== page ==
Bringing Broadway to Charlotte

Bringing Broadway to Charlotte

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BPACs Broadway Lights Series is at the core of more than 1000 performances appearing across our stages annually – Here’s how it happens.

The Great White Way is golden of late as Broadway musicals are enjoying a phenomenal renaissance reaching all the way to Charlotte.

Programing an entire Broadway Lights season for Charlotte theater goers involves a delicate alchemy. Significant long-range planning, careful investment in show development, solid industry relationships and creating a winning environment all make Charlotte a destination producers place at the top of their list.

“We are in a golden age for Broadway,” Tom Gabbard, president and CEO of the Blumenthal Performing Arts Center, says.  “And it’s not just “Hamilton” (which appears in Charlotte during the 2017/2018 series) there are lots of great shows being generated. The pipeline of shows landing on Broadway and looking to tour around the world represents a fantastic pipeline. We can look 18-36 months down the road and know that Charlotte is going to enjoy the bounty of that.”

2015/2016 was the most popular season ever for Broadway, according to the Broadway League, an industry trade organization. Total Broadway show attendance reached more than 13.3 million, grossing nearly $1.4 billion for last season, the best attended and highest grossing season ever.

Building a Broadway Lights Season

Constructing a season is years in the making for Gabbard and his team. Unlike many performing arts centers across the country, the Blumenthal has sole responsibility for selection, booking, marketing and often invests in shows that take their stages.

“Many of our peers around the country operate as landlords and simply rent out their space,” said Gabbard.  “They have financial partners who shoulder part of the risk and help with marketing. Here we take the risk, negotiate the deals and often are investors in the shows. Profits made are invested back into the organization to pay overhead and support additional programing.”

As a road market, particularly as one of the “one week” cities, Charlotte is considered a premier stop for Broadway touring shows.  Gabbard remarked shows in Charlotte frequently earn producers the highest net profits over any other city on tour due to strong ticket sales and below-market production costs.

The Blumenthal’s unique structure and long-term management contracts over six stages keep operating costs significantly below those of their national peers.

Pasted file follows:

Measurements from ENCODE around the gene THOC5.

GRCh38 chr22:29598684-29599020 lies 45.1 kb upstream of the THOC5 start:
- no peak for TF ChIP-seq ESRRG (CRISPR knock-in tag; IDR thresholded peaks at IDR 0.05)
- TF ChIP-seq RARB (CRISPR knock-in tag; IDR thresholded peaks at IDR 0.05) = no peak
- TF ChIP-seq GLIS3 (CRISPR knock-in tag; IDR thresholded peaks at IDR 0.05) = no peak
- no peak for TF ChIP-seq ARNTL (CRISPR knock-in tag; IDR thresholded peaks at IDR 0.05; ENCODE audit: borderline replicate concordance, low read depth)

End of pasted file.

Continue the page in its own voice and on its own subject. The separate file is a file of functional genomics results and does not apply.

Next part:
The Blumenthal operates the Belk, Booth, Stage Door and Knight theaters for the city of Charlotte and the McGlohon and Duke Energy theaters at Spirit Square for Mecklenburg County. The city and county enjoy predictable fixed costs and the benefit of more than $56 million annually the Blumenthal generates for the regional economy. The Blumenthal is a nonprofit organization employing about 100 full-time employees, 350 part-time stage hands and more than 350 volunteers.

“Our serving as a single management organization responsible for so many community theaters offer significant economies of scale and economic advantages that make us an attractive market,” said Gabbard.

Road markets are an important economic component for Broadway shows, according to Charlotte St. Martin, president of the Broadway League. “Blumenthal is seen as one of the first class, must go to locations in the country. They are known for doing things right and as a successful first class venue. Producers see other shows go there and have success and they want to share in that success as well.”

Extending Influence

Several years ago, Gabbard seized upon the opportunity for the BPAC to extend their influence beyond simply booking shows to influencing their development and staking in their financial success.  He founded the Independent Presenters Network (IPN), a consortium of 40 leading touring presenters across the country.

“Our collective ability to invest into a show is very powerful,” said Gabbard, noting exclusive rights to showing 2004 Tony Award- winner, “Avenue Q,” was acquired by a single Las Vegas investor – freezing out touring cities. “The following year, the same investor wanted to acquire rights to “Spamalot.” Because IPN invested significant money towards production costs and I had a seat at the table with production committee, I argued with my partners that we shouldn’t do the same deal. Having a voice to effect decision making is what the investment buys us.”